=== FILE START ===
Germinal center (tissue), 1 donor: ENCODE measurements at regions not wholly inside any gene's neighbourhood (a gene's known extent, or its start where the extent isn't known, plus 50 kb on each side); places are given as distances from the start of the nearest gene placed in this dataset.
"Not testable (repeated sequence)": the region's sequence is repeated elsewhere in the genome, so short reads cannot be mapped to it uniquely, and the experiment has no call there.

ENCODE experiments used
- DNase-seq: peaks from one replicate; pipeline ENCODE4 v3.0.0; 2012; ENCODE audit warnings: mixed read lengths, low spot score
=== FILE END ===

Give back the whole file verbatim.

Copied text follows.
Germinal center (tissue), 1 donor: ENCODE measurements at regions not wholly inside any gene's neighbourhood (a gene's known extent, or its start where the extent isn't known, plus 50 kb on each side); places are given as distances from the start of the nearest gene placed in this dataset.
"Not testable (repeated sequence)": the region's sequence is repeated elsewhere in the genome, so short reads cannot be mapped to it uniquely, and the experiment has no call there.

ENCODE experiments used
- DNase-seq: peaks from one replicate; pipeline ENCODE4 v3.0.0; 2012; ENCODE audit warnings: mixed read lengths, low spot score